Robert goes through life experiencing the effects of racism again and again. Sometimes, these effects are painfully concrete: his father is arrested and sentenced to jail time by a criminal justice system that overwhelmingly favors whites. At other times, the effects are more psychological: at Yale, he’s made to feel like a second-class student, an outsider at his own university. The influential social psychologist Claude Steele has written about the effects of racism on talented black students: the constant pressures of racism leave these students frustrated, angry, and often deprived of the drive they need to succeed. Robert demonstrates Steele’s theories all-too well: his anger and resentment make him into an underachiever and influence him to return to the Newark neighborhood where he feels most comfortable. When seen in this light, Robert comes across not simply as a victim of his own personal flaws, but of a society that discriminates against African Americans.
Race and Racism ThemeTracker
Race and Racism Quotes in The Short and Tragic Life of Robert Peace
As he did so, his confidence grew that not only would this evidence lead to a conviction, but also that a conviction would represent justice in the world. In other words, the defendant was guilty. He did not overlook the many loose ends presented within the story: the single witness who had been inebriated, strung out, severely overtired, and hungover at the time of the murders, and who had identified a suspect, by voice only, whom she had encountered once in her life and never spoken to directly; the very odd time lapse between when the murder was said to have taken place—seven thirty—and when Georgianna's roommate had first called the police two hours later …
White students went to frat houses, one of five popular bars, outdoor quad parties; black students did something else, of which we knew little except that rap music was most likely playing very loud.
This word "fronting" was important to Rob. A coward who acted tough was fronting. A nerd who acted dumb was fronting. A rich kid who acted poor was fronting. Rob found the instinct very offensive, and in college he saw it all around. He felt as though people were in a constant state of role-play before teachers, before each other […]
So what if it's annoying as hell? Instead of sitting around here bitching about it, maybe we just accept that it is what it is, and know that we have the capacity to get way more from them than they’ll ever get from us.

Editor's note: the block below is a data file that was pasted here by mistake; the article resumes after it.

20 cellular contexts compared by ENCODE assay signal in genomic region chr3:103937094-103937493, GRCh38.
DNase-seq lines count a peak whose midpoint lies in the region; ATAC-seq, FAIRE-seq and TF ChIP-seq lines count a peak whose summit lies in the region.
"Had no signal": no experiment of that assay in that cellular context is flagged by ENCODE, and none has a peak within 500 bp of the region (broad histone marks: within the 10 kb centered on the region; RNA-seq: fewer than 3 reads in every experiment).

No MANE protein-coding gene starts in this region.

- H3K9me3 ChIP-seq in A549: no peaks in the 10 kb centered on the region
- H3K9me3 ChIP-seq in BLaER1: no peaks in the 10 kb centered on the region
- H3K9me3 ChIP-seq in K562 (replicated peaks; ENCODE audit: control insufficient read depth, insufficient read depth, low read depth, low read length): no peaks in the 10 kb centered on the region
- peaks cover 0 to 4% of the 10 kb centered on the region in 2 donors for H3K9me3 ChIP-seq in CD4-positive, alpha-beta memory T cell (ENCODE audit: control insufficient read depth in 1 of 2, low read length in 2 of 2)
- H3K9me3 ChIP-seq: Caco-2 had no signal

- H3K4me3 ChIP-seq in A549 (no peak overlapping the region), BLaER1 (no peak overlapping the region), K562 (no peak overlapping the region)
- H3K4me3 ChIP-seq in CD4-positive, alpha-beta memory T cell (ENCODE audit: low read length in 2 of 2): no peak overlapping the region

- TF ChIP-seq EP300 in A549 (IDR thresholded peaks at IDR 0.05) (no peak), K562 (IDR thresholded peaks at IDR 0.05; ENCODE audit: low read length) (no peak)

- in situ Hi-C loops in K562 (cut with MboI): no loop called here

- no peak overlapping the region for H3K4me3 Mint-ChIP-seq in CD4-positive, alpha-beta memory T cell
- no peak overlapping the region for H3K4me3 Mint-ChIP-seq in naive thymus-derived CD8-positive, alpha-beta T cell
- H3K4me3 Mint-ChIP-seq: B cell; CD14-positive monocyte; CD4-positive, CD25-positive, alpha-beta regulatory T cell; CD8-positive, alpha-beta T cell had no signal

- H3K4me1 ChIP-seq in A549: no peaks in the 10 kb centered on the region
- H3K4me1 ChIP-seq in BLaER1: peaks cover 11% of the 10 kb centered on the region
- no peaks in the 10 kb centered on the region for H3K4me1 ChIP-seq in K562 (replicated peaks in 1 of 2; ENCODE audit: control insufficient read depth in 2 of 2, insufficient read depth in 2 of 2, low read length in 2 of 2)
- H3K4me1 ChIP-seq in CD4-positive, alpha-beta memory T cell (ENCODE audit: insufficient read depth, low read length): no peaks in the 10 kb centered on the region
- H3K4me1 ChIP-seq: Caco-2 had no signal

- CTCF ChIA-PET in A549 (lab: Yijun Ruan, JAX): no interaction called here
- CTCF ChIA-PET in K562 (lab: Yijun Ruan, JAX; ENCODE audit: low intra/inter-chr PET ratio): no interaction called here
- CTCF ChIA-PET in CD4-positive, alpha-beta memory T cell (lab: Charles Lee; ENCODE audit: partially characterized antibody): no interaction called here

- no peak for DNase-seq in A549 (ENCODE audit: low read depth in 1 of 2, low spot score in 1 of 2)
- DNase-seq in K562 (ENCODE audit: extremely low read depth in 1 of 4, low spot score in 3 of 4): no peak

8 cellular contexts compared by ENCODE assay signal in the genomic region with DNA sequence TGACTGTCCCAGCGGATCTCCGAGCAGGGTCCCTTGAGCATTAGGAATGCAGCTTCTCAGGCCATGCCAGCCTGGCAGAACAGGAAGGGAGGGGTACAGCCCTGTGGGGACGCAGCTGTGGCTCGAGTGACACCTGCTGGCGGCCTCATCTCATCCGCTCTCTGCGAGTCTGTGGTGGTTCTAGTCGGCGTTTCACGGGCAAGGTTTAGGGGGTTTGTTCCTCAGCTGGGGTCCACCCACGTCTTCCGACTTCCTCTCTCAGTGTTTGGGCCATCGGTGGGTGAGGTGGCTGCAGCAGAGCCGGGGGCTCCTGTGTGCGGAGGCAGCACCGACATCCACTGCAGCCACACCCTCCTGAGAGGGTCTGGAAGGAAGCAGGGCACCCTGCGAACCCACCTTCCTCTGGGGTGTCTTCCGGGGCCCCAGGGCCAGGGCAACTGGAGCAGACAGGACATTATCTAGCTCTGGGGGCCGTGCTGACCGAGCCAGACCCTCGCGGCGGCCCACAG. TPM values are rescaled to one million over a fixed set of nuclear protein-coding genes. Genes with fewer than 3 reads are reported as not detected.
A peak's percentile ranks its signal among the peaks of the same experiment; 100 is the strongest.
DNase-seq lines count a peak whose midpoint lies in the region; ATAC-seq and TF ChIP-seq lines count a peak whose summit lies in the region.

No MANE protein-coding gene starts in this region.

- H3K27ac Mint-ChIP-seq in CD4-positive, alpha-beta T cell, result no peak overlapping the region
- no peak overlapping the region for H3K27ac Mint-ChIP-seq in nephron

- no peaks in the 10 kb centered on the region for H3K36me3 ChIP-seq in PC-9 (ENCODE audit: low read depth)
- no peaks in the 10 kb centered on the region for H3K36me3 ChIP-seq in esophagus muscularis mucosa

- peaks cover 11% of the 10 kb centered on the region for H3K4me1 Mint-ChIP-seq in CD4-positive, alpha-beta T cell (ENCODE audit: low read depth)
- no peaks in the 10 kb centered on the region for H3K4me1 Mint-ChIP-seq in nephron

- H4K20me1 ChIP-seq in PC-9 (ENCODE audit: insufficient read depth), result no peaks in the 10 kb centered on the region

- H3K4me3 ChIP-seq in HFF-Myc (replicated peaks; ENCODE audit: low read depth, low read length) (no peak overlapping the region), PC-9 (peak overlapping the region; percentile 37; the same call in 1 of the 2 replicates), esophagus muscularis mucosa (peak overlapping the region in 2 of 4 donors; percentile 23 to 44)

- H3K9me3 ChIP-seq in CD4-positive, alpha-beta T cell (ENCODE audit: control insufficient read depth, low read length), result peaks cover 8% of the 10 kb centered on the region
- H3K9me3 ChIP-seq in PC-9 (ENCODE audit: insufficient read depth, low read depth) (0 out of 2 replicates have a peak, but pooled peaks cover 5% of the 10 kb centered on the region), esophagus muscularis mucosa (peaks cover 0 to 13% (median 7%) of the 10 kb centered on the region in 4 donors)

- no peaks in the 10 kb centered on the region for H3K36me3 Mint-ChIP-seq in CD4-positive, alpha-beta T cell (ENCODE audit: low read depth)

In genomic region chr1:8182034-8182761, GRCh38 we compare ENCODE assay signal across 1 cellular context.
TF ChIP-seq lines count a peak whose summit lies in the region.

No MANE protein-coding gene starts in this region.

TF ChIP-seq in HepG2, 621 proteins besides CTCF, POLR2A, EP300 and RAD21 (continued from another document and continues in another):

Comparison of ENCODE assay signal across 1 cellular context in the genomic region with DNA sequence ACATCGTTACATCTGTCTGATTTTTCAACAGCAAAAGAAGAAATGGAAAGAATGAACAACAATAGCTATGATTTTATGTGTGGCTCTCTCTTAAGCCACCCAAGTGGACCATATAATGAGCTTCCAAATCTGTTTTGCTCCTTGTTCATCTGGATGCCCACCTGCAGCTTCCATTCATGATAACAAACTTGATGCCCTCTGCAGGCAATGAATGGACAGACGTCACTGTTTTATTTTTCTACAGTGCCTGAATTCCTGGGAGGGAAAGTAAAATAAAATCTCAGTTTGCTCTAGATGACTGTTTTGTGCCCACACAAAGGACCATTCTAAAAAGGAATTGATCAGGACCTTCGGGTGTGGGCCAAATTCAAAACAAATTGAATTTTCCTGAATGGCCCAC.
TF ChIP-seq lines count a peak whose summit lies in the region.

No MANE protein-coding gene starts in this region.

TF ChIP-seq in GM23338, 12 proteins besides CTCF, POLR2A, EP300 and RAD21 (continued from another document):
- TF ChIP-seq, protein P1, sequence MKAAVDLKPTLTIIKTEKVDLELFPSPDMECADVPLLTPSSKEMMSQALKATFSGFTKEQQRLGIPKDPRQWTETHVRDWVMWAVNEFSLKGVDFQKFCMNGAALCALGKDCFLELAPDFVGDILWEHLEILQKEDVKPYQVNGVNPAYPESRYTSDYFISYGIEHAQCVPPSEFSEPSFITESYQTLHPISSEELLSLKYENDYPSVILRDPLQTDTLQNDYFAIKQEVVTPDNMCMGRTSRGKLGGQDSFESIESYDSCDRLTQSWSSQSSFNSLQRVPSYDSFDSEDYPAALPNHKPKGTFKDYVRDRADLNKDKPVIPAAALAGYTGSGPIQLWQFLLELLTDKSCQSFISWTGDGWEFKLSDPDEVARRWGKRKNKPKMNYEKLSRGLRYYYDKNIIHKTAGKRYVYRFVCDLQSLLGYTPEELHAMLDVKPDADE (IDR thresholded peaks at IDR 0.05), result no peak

I was still struggling to equate the irritating but unremarkable encounter he'd described (I had doubtlessly forgotten to bus my own tray once or twice, though I didn't admit that now) with the profound anger still coursing through him, a few hours and a few joints later. I felt guilty for being unable to do so, for lacking the empathy required to connect a careless prep school slight to a fundamental flaw in the social construct in which we lived. All I said was, "That sucks, dude."
Though he hid that anger well behind the grin and the laughter and the marijuana, Arthur felt it in the jokes Rob made to Laurel and others about their privileged upbringings, in his heavy quietude whenever socioeconomic topics came up in conversation, and in his general disdain of Yale and Yalies. Arthur saw a closed-mindedness that was, he felt, self-propagating and innately limiting. More broadly, he believed these qualities explained precisely how an intelligent guy like Rob would always make life harder on himself than it needed to be.
And yet they still rendered the predictable media spin of potential squandered, the gift of education sacrificed to the allure of thug life, etc., not only simplistic but offensively so.
At a certain point, the lights disappeared from view beyond the trees and eaves of the neighboring homes, leaving the Burger Boyz to sit down once again in the plastic fold-out chairs and wonder how long it would be before the flames flickered out and the lanterns began their descent. And once that happened, they wondered where each would fall.